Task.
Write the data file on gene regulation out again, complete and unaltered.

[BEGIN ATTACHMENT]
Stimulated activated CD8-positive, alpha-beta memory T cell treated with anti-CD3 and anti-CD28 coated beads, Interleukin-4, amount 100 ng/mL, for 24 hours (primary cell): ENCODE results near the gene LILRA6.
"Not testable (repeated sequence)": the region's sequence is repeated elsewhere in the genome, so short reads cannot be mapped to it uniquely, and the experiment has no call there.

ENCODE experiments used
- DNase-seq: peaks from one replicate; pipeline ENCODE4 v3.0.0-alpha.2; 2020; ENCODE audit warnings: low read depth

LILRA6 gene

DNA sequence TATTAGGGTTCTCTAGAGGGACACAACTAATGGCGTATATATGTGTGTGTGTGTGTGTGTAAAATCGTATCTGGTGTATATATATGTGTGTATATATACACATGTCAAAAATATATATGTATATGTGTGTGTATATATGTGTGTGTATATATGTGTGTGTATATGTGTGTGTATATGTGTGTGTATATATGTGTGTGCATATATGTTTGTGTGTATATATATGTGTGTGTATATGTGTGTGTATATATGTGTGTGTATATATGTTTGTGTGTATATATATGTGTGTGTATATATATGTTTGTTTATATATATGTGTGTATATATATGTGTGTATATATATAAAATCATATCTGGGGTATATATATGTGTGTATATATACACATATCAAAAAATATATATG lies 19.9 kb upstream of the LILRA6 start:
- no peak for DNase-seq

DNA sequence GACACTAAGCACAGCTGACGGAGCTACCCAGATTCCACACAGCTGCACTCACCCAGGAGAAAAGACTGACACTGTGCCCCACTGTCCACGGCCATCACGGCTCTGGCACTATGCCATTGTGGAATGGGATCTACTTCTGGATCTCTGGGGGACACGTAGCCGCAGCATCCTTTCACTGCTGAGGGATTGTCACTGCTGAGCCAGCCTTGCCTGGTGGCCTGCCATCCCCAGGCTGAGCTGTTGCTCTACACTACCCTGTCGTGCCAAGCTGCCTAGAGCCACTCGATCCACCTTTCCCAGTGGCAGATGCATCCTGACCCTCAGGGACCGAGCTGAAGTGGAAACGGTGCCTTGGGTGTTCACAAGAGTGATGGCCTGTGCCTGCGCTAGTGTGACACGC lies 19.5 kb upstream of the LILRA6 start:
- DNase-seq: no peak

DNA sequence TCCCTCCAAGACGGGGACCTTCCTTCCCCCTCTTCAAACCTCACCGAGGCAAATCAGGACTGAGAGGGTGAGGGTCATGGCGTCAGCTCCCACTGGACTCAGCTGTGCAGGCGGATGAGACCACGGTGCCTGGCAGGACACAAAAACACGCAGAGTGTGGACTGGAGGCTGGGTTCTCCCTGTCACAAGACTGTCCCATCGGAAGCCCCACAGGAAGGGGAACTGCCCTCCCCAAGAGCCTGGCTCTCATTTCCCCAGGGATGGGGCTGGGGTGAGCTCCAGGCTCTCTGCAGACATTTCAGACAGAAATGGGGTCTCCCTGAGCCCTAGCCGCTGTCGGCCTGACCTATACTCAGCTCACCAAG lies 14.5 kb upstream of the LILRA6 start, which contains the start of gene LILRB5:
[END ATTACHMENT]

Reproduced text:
Stimulated activated CD8-positive, alpha-beta memory T cell treated with anti-CD3 and anti-CD28 coated beads, Interleukin-4, amount 100 ng/mL, for 24 hours (primary cell): ENCODE results near the gene LILRA6.
"Not testable (repeated sequence)": the region's sequence is repeated elsewhere in the genome, so short reads cannot be mapped to it uniquely, and the experiment has no call there.

ENCODE experiments used
- DNase-seq: peaks from one replicate; pipeline ENCODE4 v3.0.0-alpha.2; 2020; ENCODE audit warnings: low read depth

LILRA6 gene

DNA sequence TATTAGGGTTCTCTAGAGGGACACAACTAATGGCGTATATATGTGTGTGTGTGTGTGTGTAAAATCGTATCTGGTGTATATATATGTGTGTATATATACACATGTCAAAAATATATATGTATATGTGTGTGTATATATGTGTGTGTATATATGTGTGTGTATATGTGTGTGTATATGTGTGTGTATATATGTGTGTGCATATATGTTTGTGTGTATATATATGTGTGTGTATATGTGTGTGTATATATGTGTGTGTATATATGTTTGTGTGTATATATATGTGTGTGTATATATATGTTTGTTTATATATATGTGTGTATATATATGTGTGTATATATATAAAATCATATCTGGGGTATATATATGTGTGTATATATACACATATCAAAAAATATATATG lies 19.9 kb upstream of the LILRA6 start:
- no peak for DNase-seq

DNA sequence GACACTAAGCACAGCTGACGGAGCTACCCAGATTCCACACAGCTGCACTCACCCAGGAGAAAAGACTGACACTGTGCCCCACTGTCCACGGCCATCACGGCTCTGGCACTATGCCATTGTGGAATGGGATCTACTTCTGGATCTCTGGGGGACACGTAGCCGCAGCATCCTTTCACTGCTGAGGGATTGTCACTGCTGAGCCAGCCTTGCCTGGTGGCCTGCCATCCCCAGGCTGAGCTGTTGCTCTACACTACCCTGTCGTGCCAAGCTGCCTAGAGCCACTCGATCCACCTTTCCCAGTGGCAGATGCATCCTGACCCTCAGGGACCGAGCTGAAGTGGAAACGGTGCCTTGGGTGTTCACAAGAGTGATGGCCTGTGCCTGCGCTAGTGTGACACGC lies 19.5 kb upstream of the LILRA6 start:
- DNase-seq: no peak

DNA sequence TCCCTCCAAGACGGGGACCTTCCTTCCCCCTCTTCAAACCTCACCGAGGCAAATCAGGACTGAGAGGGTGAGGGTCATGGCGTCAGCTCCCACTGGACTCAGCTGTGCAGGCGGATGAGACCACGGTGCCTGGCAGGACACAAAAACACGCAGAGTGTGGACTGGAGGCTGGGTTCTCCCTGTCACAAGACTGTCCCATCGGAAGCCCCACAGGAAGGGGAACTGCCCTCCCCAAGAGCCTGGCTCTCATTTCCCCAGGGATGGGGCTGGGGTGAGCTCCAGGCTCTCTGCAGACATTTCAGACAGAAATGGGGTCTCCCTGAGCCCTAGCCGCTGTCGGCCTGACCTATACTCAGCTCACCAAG lies 14.5 kb upstream of the LILRA6 start, which contains the start of gene LILRB5: